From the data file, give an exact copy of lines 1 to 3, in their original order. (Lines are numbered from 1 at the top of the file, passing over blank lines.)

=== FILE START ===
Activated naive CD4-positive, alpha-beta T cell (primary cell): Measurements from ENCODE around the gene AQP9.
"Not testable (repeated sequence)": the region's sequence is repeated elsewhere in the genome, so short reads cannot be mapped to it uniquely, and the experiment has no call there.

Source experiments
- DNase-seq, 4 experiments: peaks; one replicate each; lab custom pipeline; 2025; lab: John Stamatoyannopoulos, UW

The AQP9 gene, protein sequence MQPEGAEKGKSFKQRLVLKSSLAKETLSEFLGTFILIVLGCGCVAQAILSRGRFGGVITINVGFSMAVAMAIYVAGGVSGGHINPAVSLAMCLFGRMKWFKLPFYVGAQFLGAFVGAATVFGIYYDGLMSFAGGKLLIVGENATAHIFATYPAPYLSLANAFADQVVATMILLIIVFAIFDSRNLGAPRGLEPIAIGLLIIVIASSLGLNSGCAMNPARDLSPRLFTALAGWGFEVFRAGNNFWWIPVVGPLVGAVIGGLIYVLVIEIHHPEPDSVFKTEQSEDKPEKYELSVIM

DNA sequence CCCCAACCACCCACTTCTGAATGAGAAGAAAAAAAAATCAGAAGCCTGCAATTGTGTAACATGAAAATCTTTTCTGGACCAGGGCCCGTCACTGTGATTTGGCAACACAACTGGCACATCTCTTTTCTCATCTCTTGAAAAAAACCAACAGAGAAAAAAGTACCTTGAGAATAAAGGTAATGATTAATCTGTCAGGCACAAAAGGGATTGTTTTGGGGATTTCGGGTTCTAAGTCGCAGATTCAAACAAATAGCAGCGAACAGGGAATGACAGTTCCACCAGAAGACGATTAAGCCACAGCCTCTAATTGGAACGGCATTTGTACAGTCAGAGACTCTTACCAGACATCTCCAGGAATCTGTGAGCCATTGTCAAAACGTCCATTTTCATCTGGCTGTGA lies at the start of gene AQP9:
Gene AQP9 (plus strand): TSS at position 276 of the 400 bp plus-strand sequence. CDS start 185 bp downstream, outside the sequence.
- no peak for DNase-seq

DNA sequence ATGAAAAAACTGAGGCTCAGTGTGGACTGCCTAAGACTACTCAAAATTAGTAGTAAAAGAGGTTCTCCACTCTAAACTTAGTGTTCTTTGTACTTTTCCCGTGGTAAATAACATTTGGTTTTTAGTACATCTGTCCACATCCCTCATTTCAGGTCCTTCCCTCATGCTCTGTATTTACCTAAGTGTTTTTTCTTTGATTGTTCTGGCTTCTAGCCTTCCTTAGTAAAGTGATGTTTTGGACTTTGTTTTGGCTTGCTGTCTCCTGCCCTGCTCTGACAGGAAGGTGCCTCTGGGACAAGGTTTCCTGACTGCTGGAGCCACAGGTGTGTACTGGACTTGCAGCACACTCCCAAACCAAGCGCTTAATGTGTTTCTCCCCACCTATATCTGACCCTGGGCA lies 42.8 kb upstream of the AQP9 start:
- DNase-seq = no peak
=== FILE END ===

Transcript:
Activated naive CD4-positive, alpha-beta T cell (primary cell): Measurements from ENCODE around the gene AQP9.
"Not testable (repeated sequence)": the region's sequence is repeated elsewhere in the genome, so short reads cannot be mapped to it uniquely, and the experiment has no call there.

Source experiments